Paul Cardis

Founder and CEO Avid Ratings

paul.cardis@avidratings.com
Anje Jager/agencyrush.com Paul Cardis Founder and CEO Avid Ratings paul.cardis@avidratings.com

When experts criticize their own industry, it tells you there is a real problem brewing that deserves attention. As a surveyor of customer satisfaction for over 20 years, I am going to share with you a disturbing trend that is leading many large-scale home builders seriously astray, causing them to lose millions of dollars each year.

In the last seven years, phone marketers have converged on home builders with an intriguing value proposition—namely to provide 75 percent response rates for customer satisfaction surveys. Sound good? Actually, I too was intrigued enough to join them in offering this service until I did the research and realized that this approach could seriously damage my clients’ businesses. Instead, I have been sharing the research studies of the world’s foremost experts from Harris Poll, Oxford Press, and the U.S. Census who all warn against adopting such programs. Since space is short in this article, I will provide a quick synopsis. (For a complete review with detailed references please visit www.avidbuilder.com.)

While on the surface it may seem better to get more surveys from customers, the “more is better” principle, the fact is that the survey must be shortened by 50 percent to 75 percent, and a multitude of phone survey calls to homeowners must be made to achieve the goal of 75 percent or higher response.

Unfortunately, research has found that phone surveys are highly subject to Social Desirability Bias, which means respondents provide answers that are least controversial in order to avoid conflict with the surveyor. Furthermore, because these telemarketers use shortened survey instruments to measure a complicated transaction such as home building, a comprehensive customer review is simply unattainable.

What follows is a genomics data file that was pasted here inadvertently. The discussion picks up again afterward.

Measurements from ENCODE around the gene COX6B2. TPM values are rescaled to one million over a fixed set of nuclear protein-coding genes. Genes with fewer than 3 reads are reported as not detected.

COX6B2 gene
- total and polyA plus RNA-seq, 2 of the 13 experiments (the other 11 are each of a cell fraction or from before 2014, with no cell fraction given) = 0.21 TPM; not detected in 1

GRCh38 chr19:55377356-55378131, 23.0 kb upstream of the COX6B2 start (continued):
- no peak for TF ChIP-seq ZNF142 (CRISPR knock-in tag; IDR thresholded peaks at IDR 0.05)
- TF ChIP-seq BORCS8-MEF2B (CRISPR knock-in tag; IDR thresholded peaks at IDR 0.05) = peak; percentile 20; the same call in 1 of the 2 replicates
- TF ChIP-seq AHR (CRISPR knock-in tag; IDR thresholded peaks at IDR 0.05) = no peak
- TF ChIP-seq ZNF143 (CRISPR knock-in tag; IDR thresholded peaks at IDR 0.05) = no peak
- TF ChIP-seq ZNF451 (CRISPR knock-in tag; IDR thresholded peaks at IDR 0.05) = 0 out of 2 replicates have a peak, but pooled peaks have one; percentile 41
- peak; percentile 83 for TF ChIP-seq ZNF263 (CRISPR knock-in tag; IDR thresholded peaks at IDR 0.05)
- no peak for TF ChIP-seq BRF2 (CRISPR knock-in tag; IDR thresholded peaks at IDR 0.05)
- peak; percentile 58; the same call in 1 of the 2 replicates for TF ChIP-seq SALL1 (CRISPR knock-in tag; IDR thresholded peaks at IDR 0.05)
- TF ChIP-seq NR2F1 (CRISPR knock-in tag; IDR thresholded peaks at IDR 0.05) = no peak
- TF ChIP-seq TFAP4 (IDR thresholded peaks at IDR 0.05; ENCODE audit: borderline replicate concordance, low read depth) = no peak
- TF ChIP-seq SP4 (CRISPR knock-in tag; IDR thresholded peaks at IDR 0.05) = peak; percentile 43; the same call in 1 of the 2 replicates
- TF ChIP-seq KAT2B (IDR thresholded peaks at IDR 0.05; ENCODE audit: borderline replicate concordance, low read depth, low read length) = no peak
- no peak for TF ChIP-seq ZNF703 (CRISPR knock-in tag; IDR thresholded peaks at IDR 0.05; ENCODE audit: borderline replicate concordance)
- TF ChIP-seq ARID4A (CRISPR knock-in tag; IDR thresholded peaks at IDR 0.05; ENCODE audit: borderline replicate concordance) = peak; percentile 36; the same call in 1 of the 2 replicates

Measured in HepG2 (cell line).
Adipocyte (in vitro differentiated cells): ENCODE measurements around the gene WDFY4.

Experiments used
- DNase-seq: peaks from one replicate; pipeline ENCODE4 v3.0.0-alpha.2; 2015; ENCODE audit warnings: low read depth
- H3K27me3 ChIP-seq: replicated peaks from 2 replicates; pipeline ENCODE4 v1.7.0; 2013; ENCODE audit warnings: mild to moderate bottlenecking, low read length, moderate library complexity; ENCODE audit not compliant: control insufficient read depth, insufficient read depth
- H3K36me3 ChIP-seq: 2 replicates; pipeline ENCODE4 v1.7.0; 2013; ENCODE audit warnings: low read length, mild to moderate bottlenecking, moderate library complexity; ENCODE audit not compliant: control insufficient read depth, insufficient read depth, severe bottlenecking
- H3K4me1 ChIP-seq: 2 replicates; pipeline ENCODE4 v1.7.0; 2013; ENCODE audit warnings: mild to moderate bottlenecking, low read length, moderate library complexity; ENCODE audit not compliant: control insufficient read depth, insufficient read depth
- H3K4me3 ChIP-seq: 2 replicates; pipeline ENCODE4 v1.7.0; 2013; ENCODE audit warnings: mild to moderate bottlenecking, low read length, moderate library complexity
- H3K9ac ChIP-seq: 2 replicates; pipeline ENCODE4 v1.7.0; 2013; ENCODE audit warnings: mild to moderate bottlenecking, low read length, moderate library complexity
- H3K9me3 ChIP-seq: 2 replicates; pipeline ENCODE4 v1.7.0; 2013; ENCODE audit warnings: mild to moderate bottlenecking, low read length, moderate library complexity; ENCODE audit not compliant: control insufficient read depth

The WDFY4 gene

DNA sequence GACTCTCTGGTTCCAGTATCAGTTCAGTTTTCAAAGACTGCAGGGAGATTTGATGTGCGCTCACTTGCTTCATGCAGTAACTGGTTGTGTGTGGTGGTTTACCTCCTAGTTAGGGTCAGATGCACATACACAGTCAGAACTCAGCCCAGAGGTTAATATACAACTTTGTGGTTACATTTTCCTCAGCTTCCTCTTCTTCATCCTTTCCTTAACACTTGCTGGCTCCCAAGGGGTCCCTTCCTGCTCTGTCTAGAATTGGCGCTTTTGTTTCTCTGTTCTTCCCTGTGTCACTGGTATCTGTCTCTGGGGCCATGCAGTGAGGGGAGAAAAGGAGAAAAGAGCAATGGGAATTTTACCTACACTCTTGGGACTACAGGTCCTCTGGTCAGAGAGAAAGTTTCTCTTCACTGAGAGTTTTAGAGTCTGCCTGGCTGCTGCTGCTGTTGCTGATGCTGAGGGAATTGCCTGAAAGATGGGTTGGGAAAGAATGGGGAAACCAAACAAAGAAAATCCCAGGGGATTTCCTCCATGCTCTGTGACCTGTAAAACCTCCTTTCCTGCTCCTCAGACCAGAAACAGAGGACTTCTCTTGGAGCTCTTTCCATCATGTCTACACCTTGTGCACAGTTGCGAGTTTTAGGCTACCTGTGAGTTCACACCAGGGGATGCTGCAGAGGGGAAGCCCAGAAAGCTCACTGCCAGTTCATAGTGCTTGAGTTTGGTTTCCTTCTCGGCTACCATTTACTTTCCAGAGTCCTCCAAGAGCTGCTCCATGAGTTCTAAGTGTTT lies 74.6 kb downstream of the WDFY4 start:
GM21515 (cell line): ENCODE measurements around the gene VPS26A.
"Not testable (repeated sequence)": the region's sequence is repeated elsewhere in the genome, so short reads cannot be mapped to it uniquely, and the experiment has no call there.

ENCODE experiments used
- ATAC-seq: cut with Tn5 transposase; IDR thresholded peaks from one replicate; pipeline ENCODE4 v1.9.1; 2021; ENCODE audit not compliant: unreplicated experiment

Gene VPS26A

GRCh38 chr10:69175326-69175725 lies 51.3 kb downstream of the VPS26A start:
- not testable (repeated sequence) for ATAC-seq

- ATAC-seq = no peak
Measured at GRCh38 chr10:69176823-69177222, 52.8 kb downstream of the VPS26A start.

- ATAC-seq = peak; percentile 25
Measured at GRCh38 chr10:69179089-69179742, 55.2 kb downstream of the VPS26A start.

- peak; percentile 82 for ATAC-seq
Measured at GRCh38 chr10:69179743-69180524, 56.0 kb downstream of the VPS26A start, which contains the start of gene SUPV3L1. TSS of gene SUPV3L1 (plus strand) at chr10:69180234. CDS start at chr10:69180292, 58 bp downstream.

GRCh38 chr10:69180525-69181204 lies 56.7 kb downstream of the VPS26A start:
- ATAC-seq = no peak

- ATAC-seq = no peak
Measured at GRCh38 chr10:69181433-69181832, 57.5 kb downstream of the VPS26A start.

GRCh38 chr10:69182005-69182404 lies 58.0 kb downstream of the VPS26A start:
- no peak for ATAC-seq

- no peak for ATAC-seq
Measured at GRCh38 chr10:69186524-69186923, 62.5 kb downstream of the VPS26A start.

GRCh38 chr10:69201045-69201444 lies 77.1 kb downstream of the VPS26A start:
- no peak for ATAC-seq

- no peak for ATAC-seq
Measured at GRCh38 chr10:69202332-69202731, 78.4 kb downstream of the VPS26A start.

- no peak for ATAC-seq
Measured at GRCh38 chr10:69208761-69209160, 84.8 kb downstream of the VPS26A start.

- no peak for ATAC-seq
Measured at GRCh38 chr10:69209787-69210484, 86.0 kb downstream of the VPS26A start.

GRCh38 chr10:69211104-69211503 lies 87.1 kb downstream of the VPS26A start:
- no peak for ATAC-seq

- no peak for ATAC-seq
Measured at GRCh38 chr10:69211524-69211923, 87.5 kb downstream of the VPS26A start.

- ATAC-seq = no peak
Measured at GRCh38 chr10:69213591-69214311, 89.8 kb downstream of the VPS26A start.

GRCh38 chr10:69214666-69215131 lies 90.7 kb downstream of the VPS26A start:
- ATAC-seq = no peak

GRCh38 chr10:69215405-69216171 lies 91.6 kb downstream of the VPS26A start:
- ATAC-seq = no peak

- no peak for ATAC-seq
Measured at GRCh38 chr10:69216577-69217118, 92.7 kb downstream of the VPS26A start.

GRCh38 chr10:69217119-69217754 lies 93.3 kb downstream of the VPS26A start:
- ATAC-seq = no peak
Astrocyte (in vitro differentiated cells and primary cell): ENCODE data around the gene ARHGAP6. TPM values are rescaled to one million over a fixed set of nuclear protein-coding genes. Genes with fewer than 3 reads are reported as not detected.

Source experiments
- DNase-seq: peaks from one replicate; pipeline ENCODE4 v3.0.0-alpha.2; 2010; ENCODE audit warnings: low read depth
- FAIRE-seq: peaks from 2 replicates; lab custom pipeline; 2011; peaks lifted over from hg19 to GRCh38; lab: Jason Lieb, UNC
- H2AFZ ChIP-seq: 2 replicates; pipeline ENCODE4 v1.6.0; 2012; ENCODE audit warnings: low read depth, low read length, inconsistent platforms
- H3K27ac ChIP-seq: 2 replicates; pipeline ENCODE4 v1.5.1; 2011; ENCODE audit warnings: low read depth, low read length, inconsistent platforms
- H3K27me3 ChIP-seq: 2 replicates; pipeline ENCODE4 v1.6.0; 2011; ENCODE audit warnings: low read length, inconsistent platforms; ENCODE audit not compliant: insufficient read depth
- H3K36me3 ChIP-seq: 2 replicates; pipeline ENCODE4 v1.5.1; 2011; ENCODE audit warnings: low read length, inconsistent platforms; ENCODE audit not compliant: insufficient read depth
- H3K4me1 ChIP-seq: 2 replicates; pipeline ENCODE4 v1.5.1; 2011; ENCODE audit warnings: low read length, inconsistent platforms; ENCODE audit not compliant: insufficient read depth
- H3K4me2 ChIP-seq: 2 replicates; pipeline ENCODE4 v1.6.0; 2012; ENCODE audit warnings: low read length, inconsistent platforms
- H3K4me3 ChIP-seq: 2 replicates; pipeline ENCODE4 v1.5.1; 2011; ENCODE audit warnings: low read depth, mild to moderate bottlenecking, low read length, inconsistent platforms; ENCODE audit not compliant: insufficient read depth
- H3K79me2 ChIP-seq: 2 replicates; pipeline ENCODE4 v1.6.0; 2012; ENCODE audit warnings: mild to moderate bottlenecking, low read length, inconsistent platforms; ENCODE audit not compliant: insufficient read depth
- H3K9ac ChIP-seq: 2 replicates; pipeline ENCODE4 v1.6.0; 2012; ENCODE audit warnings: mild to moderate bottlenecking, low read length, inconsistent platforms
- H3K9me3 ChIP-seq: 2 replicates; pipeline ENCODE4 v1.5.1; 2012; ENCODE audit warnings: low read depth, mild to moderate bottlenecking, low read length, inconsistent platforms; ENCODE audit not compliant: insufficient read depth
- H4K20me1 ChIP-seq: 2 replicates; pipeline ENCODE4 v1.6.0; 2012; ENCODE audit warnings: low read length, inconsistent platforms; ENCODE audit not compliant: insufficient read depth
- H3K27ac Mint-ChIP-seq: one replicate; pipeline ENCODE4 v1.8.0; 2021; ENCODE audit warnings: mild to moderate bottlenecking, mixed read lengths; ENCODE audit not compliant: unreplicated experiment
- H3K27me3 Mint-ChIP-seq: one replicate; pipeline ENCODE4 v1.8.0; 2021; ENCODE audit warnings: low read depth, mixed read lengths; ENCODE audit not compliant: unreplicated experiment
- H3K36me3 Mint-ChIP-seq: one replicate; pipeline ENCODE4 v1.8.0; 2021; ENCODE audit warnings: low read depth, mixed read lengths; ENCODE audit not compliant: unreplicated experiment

The bottom line with these high response rate programs is 1) less real information to diagnose problems, and 2) customer satisfaction results that are skewed toward a positive score. Not a good situation if your company doles out bonuses to its employees based on customer satisfaction. Unless, of course, you are the employee of one of these companies and then it might make sense (tongue firmly in cheek).

The graph above shows you the difference between survey methodologies and the impact social desirability has on a number of commonly asked questions.

How many times have you been to a restaurant when the manager asks you, “How was everything?”—only to respond with “good” even though the meal may not have been up to par? This is social desirability at work in customer satisfaction, and it happens every day. It’s no surprise that Morgan and Rego (2006) found that short “Net Promoter Surveys” have little relationship to business financial performance.

Unfortunately, we may have entered a time when home builders may value the quantity of response rates over the quality of customer research, only to find it has produced misguided results, allowing substandard performance to go unnoticed and, in some cases, even rewarding it! I am hopeful improving communication on this issue will keep our industry from being bitten by this new type of snake oil salesman.